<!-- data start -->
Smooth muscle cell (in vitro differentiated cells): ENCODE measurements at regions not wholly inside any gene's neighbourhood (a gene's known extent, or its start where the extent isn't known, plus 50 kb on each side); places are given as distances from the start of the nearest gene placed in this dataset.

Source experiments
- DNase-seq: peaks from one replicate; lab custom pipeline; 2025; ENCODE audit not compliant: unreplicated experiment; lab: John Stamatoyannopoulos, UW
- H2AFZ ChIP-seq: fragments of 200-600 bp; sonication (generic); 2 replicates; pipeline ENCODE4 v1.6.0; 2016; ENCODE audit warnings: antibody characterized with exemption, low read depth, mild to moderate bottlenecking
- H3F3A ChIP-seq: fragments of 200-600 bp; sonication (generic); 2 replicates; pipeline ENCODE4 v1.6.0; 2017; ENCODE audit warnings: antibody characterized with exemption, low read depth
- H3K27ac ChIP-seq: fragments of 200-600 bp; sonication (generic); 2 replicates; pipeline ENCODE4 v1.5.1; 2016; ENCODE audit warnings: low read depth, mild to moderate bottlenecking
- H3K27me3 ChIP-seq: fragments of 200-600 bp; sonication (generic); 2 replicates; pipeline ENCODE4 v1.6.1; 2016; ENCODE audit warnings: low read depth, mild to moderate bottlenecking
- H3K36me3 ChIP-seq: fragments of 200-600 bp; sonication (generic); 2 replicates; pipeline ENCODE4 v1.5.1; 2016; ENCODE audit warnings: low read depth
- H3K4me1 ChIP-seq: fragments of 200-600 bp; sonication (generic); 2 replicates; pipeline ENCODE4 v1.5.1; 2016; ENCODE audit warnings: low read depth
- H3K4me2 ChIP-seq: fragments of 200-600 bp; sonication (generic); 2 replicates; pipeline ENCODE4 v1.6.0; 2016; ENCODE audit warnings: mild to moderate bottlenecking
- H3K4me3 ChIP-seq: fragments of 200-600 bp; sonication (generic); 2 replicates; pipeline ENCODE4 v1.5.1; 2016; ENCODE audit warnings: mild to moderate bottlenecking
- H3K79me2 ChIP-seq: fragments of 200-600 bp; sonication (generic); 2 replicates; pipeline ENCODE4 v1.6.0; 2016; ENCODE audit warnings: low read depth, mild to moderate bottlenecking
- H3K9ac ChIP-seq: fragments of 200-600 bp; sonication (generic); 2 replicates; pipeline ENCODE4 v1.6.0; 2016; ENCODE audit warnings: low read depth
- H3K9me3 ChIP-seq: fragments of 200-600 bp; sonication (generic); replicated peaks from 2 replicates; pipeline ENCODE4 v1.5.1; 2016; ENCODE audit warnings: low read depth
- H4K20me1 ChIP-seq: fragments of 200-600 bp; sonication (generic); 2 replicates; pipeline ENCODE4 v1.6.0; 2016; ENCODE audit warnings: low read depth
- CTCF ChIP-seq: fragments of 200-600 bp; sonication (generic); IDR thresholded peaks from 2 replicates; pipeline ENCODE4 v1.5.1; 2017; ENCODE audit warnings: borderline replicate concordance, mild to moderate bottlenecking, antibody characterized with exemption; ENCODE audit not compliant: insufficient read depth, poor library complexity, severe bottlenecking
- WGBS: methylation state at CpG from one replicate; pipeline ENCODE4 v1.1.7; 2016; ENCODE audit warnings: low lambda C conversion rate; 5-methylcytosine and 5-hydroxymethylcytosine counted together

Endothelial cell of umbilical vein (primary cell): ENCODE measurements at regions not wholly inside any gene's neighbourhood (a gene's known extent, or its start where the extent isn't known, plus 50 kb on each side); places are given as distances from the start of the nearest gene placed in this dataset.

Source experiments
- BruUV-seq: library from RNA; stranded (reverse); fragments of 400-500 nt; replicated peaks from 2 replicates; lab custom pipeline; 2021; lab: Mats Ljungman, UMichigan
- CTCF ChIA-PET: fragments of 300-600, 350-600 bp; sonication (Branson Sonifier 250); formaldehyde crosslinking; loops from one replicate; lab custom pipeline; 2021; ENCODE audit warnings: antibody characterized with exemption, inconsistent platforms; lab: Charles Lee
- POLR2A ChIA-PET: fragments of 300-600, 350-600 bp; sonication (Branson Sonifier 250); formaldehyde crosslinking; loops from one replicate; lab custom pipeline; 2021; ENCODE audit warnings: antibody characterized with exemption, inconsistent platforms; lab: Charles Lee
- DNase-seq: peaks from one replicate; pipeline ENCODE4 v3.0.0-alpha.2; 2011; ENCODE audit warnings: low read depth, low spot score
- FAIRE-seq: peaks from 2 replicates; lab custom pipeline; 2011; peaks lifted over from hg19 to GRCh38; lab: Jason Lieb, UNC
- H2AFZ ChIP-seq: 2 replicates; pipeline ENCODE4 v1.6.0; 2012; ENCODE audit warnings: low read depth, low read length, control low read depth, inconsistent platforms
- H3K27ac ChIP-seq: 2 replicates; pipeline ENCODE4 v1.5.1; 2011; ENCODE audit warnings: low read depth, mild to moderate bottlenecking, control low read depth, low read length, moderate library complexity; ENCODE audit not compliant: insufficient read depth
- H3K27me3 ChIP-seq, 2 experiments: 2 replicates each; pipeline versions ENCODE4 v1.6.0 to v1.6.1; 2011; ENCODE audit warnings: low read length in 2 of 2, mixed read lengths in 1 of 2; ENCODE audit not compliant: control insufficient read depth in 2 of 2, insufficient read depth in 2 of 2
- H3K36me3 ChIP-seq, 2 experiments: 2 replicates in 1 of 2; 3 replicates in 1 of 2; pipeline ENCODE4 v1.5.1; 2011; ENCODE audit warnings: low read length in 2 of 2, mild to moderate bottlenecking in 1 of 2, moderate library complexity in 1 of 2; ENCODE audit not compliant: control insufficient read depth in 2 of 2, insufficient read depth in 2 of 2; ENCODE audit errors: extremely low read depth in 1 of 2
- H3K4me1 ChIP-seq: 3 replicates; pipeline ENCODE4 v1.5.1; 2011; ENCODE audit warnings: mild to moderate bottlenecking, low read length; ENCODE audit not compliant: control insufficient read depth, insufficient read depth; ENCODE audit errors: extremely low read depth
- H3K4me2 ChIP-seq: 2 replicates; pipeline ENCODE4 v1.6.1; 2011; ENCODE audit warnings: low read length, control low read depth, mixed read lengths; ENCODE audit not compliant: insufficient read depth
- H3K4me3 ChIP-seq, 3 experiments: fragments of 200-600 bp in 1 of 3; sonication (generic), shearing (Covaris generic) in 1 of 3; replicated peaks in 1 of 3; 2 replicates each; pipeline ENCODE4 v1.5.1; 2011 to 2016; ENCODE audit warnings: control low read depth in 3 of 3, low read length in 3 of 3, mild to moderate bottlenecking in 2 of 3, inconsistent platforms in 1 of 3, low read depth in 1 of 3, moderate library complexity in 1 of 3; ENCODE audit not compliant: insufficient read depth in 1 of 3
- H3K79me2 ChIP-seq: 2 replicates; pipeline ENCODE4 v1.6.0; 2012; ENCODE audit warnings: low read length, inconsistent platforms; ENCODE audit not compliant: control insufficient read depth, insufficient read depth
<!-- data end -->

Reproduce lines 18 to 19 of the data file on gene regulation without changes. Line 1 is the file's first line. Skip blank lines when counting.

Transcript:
Endothelial cell of umbilical vein (primary cell): ENCODE measurements at regions not wholly inside any gene's neighbourhood (a gene's known extent, or its start where the extent isn't known, plus 50 kb on each side); places are given as distances from the start of the nearest gene placed in this dataset.

Source experiments